Introduction to “oc” — the OpenShift Command Line Power Tool
If you use Kubernetes/OpenShift in any capacity, you have no doubt seen commands that start with
oc being used to interact with the system. The
oc tool can do a lot, and is pretty intuitive to use once you understand a few things.
I’m going to give a brief background/overview here about Kubernetes/OpenShift and then get into what
oc does and how to use it. From this point on I will just refer to "OpenShift" and
oc, but the vast majority of this article will also apply to Kubernetes and
OpenShift has a RESTful API that is used for configuration
At the heart of OpenShift is an etcd database that contains a bunch of object which define the current and desired state of the system. The object types are defined by controllers that operate on them. Much like any application, each object type is a representation of a real world thing. In the case of OpenShift it is container infrastructure that is being represented: containers, load balancers, routers, that sort of thing. The API is highly extensible so there is no limit to the number of types and objects you use or create.
Rather than reading and writing to the etcd database directly (which would be highly error prone, and incredibly insecure), users interact with the OpenShift database through a RESTful API that performs all the authentication, access control, and integrity checking needed for the system. The API has numerous endpoints available for reading and manipulating objects. Since it is a normal HTTP-based REST API, it can be accessed programmatically through either user interfaces or command line tools (which translate user actions into API calls).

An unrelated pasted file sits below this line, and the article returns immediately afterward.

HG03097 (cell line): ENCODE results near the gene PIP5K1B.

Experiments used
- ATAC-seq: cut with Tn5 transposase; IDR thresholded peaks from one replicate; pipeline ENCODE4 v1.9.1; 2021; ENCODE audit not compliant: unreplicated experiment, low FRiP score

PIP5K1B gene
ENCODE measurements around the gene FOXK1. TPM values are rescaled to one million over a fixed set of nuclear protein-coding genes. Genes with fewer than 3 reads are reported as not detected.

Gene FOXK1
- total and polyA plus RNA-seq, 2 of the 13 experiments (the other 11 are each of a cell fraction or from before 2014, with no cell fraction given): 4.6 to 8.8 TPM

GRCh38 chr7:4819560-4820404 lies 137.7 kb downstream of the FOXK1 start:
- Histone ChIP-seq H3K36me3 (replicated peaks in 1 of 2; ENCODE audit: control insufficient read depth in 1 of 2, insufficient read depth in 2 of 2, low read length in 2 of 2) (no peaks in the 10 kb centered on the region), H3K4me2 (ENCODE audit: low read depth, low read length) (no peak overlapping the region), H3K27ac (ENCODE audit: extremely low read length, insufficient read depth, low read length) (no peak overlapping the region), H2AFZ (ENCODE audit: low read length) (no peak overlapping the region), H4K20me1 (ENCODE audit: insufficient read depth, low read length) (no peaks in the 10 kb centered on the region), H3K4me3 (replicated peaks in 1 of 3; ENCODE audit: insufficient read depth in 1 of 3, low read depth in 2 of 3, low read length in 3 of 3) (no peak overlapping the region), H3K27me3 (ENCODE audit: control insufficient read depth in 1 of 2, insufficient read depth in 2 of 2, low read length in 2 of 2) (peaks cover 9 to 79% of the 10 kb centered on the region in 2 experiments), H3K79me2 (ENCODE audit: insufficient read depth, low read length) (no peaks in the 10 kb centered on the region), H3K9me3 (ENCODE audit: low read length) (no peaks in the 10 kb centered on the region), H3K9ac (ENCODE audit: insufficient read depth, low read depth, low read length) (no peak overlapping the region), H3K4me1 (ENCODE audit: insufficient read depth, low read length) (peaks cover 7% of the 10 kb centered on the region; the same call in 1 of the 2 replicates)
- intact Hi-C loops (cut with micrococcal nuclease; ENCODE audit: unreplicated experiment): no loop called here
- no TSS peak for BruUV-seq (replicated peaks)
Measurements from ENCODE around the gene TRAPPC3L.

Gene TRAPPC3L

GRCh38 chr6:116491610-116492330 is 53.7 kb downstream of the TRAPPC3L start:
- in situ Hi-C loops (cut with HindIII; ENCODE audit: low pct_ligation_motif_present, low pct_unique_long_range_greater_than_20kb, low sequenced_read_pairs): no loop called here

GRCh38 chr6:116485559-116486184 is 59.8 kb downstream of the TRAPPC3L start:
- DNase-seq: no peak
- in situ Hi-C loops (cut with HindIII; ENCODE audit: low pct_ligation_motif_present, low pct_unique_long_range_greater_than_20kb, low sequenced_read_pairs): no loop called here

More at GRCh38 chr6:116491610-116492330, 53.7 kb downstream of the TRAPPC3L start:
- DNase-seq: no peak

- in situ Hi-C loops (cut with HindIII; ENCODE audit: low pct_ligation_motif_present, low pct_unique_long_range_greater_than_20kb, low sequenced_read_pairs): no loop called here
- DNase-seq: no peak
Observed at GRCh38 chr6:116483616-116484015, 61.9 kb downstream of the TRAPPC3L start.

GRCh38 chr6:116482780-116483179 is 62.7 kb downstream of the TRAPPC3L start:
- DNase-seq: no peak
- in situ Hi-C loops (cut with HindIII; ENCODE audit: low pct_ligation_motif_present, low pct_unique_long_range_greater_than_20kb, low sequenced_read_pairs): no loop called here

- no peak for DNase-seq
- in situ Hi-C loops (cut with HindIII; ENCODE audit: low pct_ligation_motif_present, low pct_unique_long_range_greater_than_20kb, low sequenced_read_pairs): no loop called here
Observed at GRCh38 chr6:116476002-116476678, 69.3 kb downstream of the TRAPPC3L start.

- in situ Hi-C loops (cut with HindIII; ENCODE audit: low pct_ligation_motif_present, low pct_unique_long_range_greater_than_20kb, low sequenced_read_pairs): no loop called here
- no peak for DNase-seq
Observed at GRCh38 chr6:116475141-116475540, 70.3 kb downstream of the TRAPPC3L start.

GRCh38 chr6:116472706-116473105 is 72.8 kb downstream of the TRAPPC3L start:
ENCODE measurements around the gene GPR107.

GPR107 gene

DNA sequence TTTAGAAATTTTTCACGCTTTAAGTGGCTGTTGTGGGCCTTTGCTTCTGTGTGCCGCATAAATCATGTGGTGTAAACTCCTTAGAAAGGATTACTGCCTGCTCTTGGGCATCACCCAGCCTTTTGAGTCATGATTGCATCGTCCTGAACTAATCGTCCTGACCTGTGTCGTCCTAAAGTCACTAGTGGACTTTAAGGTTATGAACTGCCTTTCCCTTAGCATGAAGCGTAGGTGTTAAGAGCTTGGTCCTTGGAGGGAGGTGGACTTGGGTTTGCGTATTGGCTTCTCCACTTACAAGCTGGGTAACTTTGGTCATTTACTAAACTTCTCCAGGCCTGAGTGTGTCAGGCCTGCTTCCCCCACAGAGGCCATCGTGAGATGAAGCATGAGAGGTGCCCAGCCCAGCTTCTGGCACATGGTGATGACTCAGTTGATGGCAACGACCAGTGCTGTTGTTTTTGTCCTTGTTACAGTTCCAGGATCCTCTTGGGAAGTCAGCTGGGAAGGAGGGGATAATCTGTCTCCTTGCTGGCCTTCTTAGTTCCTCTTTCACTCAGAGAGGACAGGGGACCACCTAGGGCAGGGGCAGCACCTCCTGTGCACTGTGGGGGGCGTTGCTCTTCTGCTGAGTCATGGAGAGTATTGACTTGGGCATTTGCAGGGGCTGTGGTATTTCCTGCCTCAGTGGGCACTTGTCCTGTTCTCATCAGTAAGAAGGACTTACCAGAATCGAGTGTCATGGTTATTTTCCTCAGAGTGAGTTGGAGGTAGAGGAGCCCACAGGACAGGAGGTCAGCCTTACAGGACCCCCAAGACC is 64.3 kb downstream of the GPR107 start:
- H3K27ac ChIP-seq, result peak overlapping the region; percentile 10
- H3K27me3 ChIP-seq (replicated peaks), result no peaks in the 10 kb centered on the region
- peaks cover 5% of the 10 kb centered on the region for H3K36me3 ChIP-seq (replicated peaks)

oc is the official command line tool that provides this.
In addition to providing a human-friendly interface to the OpenShift API, the
oc command line tool can do other things that make working with the system easier. It will keep track of sessions and configuration, as well as act as a source of documentation.